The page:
Monday, April 19, 2010

1-day course on water quality for teachers: My forest is dying and the role of water quality

Are you thinking of designing an out-of-classroom lesson for your students?

Have you considered water quality monitoring (WQM)? It can be tied to subjects like chemistry, geography and biology. Elements of community service and environmental education may also be incorporated in a WQM session.

There is currently much interest on water from the top (government). Perhaps because of this, much interest has been generated from the base (e.g. schools) too. In recent years, I have observed many projects on water quality, water treatment, wastewater treatment etc. from primary to tertiary level. Some projects were entered for competitions, some became community projects for developing countries while others aim to expose school students to the importance of water and water quality.

WQM involves checking the health of waterways on a regular basis. Whether in natural streams or urban canals, most of the water ends up in our reservoirs which provide our drinking water. Hence, WQM plays a vital role in safeguarding our water supplies.

WQM can become an on-going community service project. For schools in particular, WQM brings students into the field to experience real science and covers the part of their curriculum on environmental education and place based education (PBE).

If you are interested, you can find out more about the fascinating world of WQM in this course. Teachers and MOE staff may sign up for it via Traisi. For more details on the course, click here. Write-up of previous runs may be found here - 1, 2.

Course title: My forest is DYING and the role of water quality
Date: 2 June 2010 (Wed)
Time: 0900 - 1700
Venue: Singapore Polytechnic and in the field

Some further information:
I have regularly performed WQM with my polytechnic students since 2006. My publications include articles in Nature Watch and Nature News. I am currently continuing my WQM work with Nparks and Team Seagrass in Singapore's natural and coastal areas. My training courses (1, 2) on WQM have been regularly attended by students (primary, secondary, JC) and MOE teachers.

Tuesday, April 06, 2010

The forgotten mangroves at Sungei Pandan

Talk about mangroves in Singapore and you will hear about places like Sungei Buloh, Pasir Ris, Pulau Ubin and from the savvy ones, Sungei Sembawang, Sungei Punggol, Pulau Tekong. Only from the most experienced naturalists will you pick up whispers of Sungei Pandan. If you look up "Longman atlas: Singapore and the world", you won't even find mangroves there.

There is a very good reason too - Singapore's northern coast is well suited for mangrove building with gentle currents for sediment deposition. Yes, you need to have accumulation of the "yucky muck" for a good substrate. Sungei Pandan mangroves thus appears to be an odd orphan located near the southern coast. Could the conditions at Sg Pandan be similar to those of our northern coast?

I simply can't resist taking my advanced elective module (AEM) class to this interesting habitat for a water quality monitoring (WQM) field trip.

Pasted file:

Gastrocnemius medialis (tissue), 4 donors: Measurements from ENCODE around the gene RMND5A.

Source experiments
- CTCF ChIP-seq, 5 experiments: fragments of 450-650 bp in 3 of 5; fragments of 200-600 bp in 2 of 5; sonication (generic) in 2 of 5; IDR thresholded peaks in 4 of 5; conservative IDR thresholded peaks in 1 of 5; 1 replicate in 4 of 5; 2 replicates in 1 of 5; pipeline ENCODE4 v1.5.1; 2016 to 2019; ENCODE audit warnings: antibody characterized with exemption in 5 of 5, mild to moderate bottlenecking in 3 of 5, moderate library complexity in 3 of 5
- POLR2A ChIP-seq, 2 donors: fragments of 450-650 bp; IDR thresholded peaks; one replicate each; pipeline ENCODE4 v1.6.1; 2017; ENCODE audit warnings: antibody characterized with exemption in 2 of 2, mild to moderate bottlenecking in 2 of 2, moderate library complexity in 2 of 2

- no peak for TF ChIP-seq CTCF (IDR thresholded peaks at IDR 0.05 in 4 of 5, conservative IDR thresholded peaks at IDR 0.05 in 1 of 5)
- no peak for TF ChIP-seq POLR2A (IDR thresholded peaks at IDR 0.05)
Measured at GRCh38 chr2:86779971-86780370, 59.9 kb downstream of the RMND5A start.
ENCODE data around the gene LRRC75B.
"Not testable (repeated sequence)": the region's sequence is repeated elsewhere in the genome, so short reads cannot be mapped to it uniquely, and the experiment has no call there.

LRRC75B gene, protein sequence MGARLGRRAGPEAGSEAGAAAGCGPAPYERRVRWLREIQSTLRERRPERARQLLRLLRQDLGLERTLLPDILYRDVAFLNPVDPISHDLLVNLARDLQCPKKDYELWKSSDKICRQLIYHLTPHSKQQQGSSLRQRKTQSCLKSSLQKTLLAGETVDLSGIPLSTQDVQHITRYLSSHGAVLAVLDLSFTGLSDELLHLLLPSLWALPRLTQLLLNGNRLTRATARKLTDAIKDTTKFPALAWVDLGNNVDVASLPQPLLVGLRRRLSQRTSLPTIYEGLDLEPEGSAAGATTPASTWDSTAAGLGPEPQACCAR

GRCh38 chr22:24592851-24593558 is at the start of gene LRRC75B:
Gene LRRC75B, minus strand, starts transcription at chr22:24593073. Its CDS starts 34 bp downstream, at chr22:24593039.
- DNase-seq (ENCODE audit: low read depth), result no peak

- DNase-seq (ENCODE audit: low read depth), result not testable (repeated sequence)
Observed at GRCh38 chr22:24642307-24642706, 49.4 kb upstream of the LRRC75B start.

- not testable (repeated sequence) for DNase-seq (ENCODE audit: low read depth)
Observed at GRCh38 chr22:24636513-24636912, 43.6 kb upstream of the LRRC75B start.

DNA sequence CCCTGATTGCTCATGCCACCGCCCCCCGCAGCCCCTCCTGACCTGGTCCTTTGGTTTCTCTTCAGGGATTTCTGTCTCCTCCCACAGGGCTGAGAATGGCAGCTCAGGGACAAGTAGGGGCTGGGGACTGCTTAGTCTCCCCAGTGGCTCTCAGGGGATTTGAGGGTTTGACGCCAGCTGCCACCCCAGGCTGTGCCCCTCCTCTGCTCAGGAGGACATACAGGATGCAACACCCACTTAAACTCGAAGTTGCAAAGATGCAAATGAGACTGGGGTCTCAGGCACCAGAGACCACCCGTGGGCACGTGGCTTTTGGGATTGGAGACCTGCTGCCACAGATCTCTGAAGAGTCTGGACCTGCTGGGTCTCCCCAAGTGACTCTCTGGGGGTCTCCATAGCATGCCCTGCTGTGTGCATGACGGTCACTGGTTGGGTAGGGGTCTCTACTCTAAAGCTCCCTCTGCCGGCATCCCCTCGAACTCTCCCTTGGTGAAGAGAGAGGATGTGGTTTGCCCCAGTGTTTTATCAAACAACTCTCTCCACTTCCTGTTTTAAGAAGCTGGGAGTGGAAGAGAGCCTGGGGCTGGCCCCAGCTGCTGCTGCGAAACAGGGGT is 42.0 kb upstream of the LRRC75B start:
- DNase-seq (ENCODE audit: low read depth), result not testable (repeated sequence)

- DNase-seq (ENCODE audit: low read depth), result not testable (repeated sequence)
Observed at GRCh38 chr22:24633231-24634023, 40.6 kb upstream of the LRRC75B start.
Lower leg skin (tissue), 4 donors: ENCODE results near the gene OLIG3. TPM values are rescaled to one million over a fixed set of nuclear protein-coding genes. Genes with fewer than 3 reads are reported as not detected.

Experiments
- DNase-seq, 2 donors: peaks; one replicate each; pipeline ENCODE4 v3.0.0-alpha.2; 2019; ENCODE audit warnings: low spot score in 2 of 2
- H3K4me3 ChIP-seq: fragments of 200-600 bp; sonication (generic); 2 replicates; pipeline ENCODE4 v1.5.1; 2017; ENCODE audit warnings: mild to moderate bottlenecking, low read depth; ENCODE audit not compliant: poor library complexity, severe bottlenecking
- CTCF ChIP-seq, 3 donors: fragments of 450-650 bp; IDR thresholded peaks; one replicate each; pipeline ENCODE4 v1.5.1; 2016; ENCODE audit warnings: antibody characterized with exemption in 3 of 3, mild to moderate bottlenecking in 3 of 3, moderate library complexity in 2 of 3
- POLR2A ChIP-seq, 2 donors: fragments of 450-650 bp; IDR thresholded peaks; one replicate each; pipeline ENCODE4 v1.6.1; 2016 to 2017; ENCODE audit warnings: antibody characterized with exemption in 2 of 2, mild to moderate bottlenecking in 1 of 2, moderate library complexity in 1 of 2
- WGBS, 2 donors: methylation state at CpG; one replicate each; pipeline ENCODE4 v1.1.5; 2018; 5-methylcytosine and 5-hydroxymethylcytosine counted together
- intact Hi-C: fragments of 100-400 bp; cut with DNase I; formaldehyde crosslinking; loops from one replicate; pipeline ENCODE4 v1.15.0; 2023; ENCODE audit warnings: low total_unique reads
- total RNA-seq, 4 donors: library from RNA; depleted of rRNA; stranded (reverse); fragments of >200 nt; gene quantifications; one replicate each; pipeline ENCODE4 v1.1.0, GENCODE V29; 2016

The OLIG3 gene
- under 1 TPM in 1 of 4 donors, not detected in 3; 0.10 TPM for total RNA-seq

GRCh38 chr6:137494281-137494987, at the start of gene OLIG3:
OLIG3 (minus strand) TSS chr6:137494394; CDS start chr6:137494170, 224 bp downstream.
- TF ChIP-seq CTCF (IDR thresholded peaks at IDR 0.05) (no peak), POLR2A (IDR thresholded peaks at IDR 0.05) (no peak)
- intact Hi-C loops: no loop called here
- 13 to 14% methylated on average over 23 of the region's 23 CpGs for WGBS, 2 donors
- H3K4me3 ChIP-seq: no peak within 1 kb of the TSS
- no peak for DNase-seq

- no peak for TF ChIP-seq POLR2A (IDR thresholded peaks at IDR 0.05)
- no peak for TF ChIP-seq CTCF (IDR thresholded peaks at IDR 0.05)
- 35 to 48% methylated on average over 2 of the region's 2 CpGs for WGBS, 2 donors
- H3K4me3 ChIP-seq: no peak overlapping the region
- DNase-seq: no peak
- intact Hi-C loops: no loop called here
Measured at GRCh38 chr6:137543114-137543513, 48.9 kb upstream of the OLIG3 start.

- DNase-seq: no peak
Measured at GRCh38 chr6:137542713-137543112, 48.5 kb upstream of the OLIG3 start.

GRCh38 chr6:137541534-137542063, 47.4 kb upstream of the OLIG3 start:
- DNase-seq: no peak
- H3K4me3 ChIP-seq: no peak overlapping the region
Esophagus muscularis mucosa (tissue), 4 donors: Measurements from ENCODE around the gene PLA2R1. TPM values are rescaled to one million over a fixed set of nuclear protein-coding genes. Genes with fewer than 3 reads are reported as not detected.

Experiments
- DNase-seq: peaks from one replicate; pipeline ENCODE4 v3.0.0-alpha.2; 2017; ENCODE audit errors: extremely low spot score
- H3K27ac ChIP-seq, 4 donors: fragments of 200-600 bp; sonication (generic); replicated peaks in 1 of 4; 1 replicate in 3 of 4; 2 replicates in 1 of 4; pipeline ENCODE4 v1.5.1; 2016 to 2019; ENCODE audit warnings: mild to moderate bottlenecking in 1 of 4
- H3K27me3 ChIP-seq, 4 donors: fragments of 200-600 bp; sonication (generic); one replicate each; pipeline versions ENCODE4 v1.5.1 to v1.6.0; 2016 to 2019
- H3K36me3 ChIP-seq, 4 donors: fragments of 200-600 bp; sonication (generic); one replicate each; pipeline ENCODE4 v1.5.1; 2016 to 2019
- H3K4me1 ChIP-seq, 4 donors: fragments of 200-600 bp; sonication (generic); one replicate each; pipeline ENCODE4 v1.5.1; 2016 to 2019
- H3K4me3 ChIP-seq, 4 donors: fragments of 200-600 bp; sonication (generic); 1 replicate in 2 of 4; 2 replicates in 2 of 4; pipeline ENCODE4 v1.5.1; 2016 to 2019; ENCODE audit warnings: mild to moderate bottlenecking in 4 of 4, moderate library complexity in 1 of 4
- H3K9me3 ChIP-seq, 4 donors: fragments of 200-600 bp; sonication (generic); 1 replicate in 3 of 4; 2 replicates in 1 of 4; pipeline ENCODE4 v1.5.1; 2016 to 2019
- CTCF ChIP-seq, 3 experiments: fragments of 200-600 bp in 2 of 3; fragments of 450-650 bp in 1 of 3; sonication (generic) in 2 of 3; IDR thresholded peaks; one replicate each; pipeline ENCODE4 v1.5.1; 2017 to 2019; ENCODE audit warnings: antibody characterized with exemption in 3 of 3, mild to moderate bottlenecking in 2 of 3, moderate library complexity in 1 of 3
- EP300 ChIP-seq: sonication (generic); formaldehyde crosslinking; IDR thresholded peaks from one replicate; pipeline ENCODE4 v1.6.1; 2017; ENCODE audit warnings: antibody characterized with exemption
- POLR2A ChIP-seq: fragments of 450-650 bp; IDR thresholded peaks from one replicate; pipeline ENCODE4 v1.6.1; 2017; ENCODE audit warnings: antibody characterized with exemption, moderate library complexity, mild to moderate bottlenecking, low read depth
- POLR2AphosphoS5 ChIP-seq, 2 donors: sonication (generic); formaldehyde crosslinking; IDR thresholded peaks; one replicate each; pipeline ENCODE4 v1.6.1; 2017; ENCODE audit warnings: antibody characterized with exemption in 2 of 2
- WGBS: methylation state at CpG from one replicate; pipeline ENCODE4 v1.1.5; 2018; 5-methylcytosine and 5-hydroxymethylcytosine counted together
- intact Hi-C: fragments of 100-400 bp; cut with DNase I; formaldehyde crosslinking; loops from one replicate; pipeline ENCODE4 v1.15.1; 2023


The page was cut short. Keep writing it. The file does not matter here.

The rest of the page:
Figure: A massive dam lying right across Sg Pandan. Such dams are common on rivers and canals leading to the sea (Marina Barrage is the big brother among them). They control the loss of fresh water into the sea so that the reservoir (Pandan Reservoir in this case) can be pumped up. Another important function of a dam is to prevent the flow of seawater (read salty water) into the reservoir. Treatment of salty water is expensive since you need reverse osmosis or distillation to do the job. Conventional water treatment does not cut it.

But... (there is always a "but") these dams also disrupts the continuity of the flow, separating the stream into 2 parts with distinct characteristics, one of which being salinity. (1st hint: take note of the vegetation on the bank in the above figure.)

Bad for the aquatic life but great for an outdoor lesson. Here is a Google Earth file compiling the data collected by the participants.

Aside to FMSS students in selected groups: Please use this file to prepare for your case study presentation.

2nd, a dam may prevent precious sediment from reaching downstream. To you, sediment may be muck; to the creatures downstream, it is food, nutrients, home and more. Just as sediment is blocked, the migration of animals for spawning, feeding etc. across the great divide in both directions is also hindered. I am sure environmentalists all over the world have more to say about these dam problems (1, 2; Mekong - 3, 4).
Figure: Steady rain for the whole field trip but what the heck, we are living in the tropics - rain is a standard feature. As long as safety is not compromised (e.g. lightning), some work in the rain is good for the spirit.

Figure: A denizen of the mangroves cleverly avoided the rain by following the guy with the umbrella

Figure: Downstream of the dam. Spot the different root systems of mangrove plants. The exciting mangroves in this figure is a vivid contrast to the boring grasses (no offence to the grass people) upstream.

Figure: Mudskippers surfacing to enjoy the cool rain which keeps their bodies comfortably moist.